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Crews to Re-Enter Site of New Mexico Nuclear-Waste Leak

Miners work at the Waste Isolation Pilot Plant in New Mexico in 2007. Personnel are expected this week to re-enter the site's underground area to hunt for the source of a February contamination leak. Miners work at the Waste Isolation Pilot Plant in New Mexico in 2007. Personnel are expected this week to re-enter the site's underground area to hunt for the source of a February contamination leak. (U.S. Energy Department photo)

Crews are preparing to descend this week into a nuclear-waste entombment site to find the origin of a contamination leak, the Associated Press reports.

The operation would mark the initial human movement into subterranean sections of the Waste Isolation Pilot Plant since warning systems detected airborne radioactive particles in the facility's corridors on Feb. 14, the wire service reported on Saturday. Personnel would begin hunting for the breach that allowed the leak, once they establish an operating post near an underground chute and examine an attached ventilation passage, according to the Energy Department.

Nearly three dozen staffers took part in practice activities at a separate underground facility, DOE officials indicated. Preparations addressed a range of possible events in the New Mexico facility, and insiders said that one 120-minute exercise involved the use of gas masks and other protection gear.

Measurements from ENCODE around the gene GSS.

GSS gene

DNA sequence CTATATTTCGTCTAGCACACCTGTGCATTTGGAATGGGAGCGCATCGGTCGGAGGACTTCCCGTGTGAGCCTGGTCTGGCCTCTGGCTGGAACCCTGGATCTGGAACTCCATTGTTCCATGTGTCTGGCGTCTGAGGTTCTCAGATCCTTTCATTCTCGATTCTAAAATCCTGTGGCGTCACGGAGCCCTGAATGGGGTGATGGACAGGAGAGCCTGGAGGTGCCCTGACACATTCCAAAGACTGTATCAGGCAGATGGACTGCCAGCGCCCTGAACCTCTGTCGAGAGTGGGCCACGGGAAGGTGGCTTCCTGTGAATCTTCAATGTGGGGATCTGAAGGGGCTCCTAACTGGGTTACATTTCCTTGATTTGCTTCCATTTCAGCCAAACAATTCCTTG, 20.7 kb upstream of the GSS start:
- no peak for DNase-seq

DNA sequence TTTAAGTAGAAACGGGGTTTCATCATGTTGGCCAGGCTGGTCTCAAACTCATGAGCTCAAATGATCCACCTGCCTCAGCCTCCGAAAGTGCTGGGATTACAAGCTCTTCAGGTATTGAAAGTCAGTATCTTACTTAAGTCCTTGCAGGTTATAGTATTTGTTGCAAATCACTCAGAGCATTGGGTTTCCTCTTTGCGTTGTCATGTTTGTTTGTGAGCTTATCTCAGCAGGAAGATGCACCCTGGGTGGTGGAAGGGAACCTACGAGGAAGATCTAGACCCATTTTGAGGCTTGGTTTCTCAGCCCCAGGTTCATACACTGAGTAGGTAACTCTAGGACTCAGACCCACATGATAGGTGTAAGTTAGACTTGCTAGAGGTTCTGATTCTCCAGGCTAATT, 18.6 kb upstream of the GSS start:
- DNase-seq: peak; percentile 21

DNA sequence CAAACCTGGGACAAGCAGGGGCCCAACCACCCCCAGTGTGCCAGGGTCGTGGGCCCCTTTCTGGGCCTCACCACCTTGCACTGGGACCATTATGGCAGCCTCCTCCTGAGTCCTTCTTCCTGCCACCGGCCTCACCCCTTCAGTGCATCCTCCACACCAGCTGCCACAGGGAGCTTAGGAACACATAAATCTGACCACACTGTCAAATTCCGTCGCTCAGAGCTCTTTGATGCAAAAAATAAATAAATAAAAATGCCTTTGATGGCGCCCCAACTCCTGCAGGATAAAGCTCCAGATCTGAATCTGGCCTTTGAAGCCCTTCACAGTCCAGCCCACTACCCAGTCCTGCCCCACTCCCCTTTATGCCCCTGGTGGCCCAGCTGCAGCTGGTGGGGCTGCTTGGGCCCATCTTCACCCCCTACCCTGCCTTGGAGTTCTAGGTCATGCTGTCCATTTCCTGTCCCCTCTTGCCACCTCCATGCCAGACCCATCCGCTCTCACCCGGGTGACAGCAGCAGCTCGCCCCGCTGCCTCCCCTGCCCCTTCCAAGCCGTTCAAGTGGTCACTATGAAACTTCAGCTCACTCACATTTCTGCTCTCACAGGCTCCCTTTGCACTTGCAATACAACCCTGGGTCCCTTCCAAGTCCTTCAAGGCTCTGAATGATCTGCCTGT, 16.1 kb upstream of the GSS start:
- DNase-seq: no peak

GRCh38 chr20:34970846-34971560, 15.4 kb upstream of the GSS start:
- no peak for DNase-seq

Meanwhile, the state's environmental agency canceled an initial authorization to increase the waste site's capacity, AP reported separately on Saturday. In explaining its decision, the New Mexico Environment Department referenced last month's radiation release, as well as a subterranean fire that also hit the facility in February.

"Just as NMED needs more information to make informed decisions on permit modifications, the public also needs more information about the radiation release," the agency said. "Once NMED has all of our questions answered, we will proceed with consideration of a revised draft permit."

The license would enable two new waste-storage areas to hold contaminated materials, including equipment and clothes, according to Reuters.

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